FAO family account and key to WA Eleotridae
by E.O. Murdy and D.F. Hoese

Eleotridae

sleepers

 

 

Diagnostic characters: Typically small to medium‑sized (most do not exceed 20 cm, although Gobiomorus from this area may reach 60 cm), bottom-­dwelling fishes. Many are relatively inactive, hence, the common name of sleeper. Six branchiostegal rays; pelvic fins separate and not connected by membrane. Typically, body stout; head short and broad; snout blunt; gill membranes broadly joined to isthmus; scales small or large and either cycloid or ctenoid; two separate dorsal fins, first dorsal fin with 6‑7 weak spines, second dorsal fin with one weak spine followed by 6‑12 soft rays; caudal fin broad and rounded, comprising 15 or 17 segmented rays; anal fin with one weak spine followed by 6‑12 soft rays; pelvic fin long with one spine and five rays; pectoral fin broad with 14‑25 rays. The second dorsal fin and the anal fin relatively short‑based; origin of anal fin just posterior to a vertical with origin of second dorsal fin; terminal ray of second-dorsal and anal fins divided to its base (but counted as a single element.) Head typically scaled, scales being either cycloid or ctenoid.  Head with a series of sensory canals and pores as well as cutaneous papillae.  No lateral line on body. Teeth usually small, conical and in several rows in jaws.

Colour: not brightly colored, most are light or dark brown or olive with some metallic glints.

 

Habitat, biology, and fisheries: Sleepers typically occur in fresh or brackish waters, although some species are truly marine. Sleepers are omnivorous. Found in all subtropical and tropical waters (except the Mediterranean and its tributaries).  Comprises approximately 40 genera and 150 species; 5 genera and 10 species are recorded from this area.  Of no commercial or recreational importance other than as food for larger fishes.  Occasionally the larger species may be seen in local markets.

 

Similar families occurring in the area:

Gobiidae: base of second dorsal much longer than distance from end of second dorsal fin to base of caudal fin; pelvic fins connected to form a disc in species from fresh and brackish water, separated only in species living on or around reefs.  Size small; adults typically less than 10 cm in length.

 

 

KEY TO THE ELEOTRIDAE IN THE WESTERN ATLANTIC FISHING AREA 31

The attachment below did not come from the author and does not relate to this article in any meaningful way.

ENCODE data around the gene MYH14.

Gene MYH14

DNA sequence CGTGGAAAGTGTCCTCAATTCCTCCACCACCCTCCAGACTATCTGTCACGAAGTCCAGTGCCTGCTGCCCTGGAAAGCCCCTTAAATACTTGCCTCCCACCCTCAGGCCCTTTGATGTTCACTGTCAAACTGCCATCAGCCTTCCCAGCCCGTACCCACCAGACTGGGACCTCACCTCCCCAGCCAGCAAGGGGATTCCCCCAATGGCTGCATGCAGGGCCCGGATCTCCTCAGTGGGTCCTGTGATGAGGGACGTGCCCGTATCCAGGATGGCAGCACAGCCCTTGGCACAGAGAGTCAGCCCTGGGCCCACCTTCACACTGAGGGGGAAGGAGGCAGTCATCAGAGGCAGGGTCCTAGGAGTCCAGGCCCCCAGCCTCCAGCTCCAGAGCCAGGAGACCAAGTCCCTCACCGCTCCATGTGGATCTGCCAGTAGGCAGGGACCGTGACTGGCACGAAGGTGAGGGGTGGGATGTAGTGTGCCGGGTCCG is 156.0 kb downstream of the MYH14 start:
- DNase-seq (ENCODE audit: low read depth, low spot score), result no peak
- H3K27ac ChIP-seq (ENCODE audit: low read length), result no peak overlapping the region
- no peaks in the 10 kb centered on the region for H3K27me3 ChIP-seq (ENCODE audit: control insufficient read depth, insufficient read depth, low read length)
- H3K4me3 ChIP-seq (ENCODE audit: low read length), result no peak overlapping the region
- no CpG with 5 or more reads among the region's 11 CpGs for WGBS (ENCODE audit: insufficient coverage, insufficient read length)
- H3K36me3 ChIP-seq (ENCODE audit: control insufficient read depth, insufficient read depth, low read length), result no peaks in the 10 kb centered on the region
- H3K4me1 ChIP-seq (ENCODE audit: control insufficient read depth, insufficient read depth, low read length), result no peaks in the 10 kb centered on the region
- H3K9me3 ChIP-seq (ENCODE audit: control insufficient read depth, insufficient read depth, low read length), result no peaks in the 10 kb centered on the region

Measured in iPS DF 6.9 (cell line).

* Exclusive of the dwarf freshwater genera Microphilypnus and Leptophilypnus

 

1a. Prominent, ventrally pointed spine on preopercle present, this spine may be
difficult to see as it is is often covered by skin.........................................................2

1b. Preopercular spine absent.................................................................................3

 

2a. Scales cycloid and smooth, about 90 longitudinal rows; caudal fin extending
anteriorly onto body; body very slender, elongate, and terete, the depth
contained 7 to 9 times in standard length……………………………(emerald sleeper) Erotelis smaragdus

2b. Scales ctenoid and rough, 40-65 longitudinal rows; caudal fin not
extending anteriorly on body; body depth moderate..........................................Eleotris  

The taxonomy in this genus is unresolved, thus, a key is not yet available.  See list of species below.

 

3a. First dorsal fin with 6 spines; body with about 40-65 longitudinal
scale rows; body and head strongly compressed................(bigmouth sleeper) Gobiomorus dormitor

3b. First dorsal fin with 7 spines; body with fewer than 40 or more
than 90 longitudinal scale rows; body deep.................................................................4

 

4a. Scales very small, about 110 longitudinal scale rows........................Guavina guavina

4b. Scales large, about 25 to 35 longitudinal scale rows............…..................Dormitator

The taxonomy in this genus is unresolved, thus, a key is not yet available.  See list of species below.

 

List of species occurring in the area:

 

Dormitator cubanus Ginsburg, 1953; to 10cm; freshwater, Cuba

Dormitator lophocephalus Hoedeman, 1951; to 9cm; Surinam

Dormitator maculatus (Bloch, 1792); to 30cm, common to 14.5 cm; fresh and
brackish waters, Chesapeake Bay to northern Gulf of Mexico southward to s.e. Brazil

 

Eleotris amblyopsis (Cope, 1871); to 8.3cm; northern and northeastern South America

Eleotris belizanus Sauvage, 1880; to 10cm; Belize, French Guiana

Eleotris perniger (Cope, 1871); to 13cm; St. Martin Island

Eleotris pisonis (Gmelin, 1789); to 25cm, common to 12.5cm; fresh and brackish waters,
South Carolina, Bermuda, Bahamas, and northern Gulf of Mexico to s.e. Brazil

 

Erotelis smaragdus (Valenciennes in C & V, 1837); to 20cm; marine waters,
southeastern
Florida, Bahamas, and northern Gulf of Mexico to Brazil

 

Gobiomorus dormitor Lacepède 1800; to 60cm, commonly to 36cm; fresh and
brackish waters, southern
Florida & southern Texas to eastern Brazil

 

Guavina guavina (Valenciennes in C & V, 1837); to 30cm; Cuba, Puerto Rico, Mexico, Panama to Brazil